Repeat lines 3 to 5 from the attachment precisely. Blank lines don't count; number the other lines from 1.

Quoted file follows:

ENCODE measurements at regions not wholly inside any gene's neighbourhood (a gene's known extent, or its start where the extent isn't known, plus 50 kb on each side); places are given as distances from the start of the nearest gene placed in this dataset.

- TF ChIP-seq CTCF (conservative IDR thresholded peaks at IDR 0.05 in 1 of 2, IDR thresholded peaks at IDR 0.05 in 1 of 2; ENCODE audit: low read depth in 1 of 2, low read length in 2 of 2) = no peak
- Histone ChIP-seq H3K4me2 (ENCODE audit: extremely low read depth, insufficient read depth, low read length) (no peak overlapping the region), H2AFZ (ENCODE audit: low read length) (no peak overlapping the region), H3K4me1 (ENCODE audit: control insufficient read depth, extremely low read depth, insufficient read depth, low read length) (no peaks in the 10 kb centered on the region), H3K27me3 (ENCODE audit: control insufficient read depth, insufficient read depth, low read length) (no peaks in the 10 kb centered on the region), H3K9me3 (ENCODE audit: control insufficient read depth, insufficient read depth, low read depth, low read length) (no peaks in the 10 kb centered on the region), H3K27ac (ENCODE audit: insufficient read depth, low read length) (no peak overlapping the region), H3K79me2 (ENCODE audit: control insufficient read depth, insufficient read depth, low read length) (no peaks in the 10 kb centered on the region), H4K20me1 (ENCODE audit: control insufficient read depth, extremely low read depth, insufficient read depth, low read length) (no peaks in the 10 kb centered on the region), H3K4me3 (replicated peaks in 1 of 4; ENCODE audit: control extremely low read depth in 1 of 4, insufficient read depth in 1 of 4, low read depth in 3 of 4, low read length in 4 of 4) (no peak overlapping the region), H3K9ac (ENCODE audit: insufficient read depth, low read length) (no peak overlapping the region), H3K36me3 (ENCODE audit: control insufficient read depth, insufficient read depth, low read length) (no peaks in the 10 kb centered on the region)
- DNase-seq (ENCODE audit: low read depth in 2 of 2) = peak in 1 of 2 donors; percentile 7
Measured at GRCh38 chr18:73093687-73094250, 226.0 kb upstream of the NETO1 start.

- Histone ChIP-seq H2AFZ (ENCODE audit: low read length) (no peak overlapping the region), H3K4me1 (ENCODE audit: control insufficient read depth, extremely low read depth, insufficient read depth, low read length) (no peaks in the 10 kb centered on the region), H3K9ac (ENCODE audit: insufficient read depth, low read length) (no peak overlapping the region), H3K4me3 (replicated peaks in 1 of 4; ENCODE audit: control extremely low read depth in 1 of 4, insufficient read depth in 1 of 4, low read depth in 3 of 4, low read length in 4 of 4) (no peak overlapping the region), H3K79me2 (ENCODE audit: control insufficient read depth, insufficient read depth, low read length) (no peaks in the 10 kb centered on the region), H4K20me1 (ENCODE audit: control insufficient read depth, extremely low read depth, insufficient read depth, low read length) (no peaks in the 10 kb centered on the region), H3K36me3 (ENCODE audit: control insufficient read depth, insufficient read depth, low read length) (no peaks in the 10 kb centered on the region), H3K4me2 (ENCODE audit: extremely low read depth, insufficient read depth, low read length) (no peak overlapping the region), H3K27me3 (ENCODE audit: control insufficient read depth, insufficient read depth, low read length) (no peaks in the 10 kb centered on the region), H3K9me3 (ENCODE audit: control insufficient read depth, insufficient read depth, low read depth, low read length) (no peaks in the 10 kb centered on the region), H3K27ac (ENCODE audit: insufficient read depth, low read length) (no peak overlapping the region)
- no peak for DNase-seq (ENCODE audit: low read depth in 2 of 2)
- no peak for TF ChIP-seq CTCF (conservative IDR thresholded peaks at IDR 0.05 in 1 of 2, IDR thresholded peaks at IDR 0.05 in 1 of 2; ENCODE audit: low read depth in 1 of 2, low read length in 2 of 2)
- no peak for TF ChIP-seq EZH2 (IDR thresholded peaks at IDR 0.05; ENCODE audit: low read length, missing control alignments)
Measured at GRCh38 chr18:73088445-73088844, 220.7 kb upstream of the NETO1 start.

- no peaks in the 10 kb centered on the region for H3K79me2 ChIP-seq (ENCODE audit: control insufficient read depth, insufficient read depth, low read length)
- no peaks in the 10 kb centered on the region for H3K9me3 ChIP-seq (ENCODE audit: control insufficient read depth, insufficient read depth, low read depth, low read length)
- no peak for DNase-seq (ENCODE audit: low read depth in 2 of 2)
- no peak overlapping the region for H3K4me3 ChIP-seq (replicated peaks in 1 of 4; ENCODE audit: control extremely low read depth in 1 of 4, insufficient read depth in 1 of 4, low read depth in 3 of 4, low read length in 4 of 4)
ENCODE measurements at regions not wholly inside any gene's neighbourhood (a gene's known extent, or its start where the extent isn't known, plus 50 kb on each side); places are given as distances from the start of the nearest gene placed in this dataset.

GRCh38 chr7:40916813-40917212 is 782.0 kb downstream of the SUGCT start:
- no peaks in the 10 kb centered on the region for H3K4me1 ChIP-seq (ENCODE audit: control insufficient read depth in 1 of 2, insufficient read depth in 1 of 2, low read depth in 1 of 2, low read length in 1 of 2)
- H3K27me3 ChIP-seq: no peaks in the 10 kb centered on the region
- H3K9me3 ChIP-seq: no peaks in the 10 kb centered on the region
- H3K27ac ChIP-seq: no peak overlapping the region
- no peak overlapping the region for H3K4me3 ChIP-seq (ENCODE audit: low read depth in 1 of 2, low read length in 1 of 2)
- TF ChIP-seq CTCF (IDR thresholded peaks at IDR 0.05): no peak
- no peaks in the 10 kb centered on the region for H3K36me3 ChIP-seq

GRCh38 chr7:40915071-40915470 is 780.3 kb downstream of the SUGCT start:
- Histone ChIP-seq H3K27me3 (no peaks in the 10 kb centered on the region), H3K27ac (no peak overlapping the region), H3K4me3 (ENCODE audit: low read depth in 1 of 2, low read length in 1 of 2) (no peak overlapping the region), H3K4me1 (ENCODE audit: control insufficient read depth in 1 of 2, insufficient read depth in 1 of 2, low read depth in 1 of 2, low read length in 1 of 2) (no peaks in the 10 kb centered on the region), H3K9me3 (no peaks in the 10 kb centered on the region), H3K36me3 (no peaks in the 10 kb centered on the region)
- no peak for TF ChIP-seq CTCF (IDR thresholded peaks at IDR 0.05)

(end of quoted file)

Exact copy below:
- Histone ChIP-seq H3K4me2 (ENCODE audit: extremely low read depth, insufficient read depth, low read length) (no peak overlapping the region), H2AFZ (ENCODE audit: low read length) (no peak overlapping the region), H3K4me1 (ENCODE audit: control insufficient read depth, extremely low read depth, insufficient read depth, low read length) (no peaks in the 10 kb centered on the region), H3K27me3 (ENCODE audit: control insufficient read depth, insufficient read depth, low read length) (no peaks in the 10 kb centered on the region), H3K9me3 (ENCODE audit: control insufficient read depth, insufficient read depth, low read depth, low read length) (no peaks in the 10 kb centered on the region), H3K27ac (ENCODE audit: insufficient read depth, low read length) (no peak overlapping the region), H3K79me2 (ENCODE audit: control insufficient read depth, insufficient read depth, low read length) (no peaks in the 10 kb centered on the region), H4K20me1 (ENCODE audit: control insufficient read depth, extremely low read depth, insufficient read depth, low read length) (no peaks in the 10 kb centered on the region), H3K4me3 (replicated peaks in 1 of 4; ENCODE audit: control extremely low read depth in 1 of 4, insufficient read depth in 1 of 4, low read depth in 3 of 4, low read length in 4 of 4) (no peak overlapping the region), H3K9ac (ENCODE audit: insufficient read depth, low read length) (no peak overlapping the region), H3K36me3 (ENCODE audit: control insufficient read depth, insufficient read depth, low read length) (no peaks in the 10 kb centered on the region)
- DNase-seq (ENCODE audit: low read depth in 2 of 2) = peak in 1 of 2 donors; percentile 7
Measured at GRCh38 chr18:73093687-73094250, 226.0 kb upstream of the NETO1 start.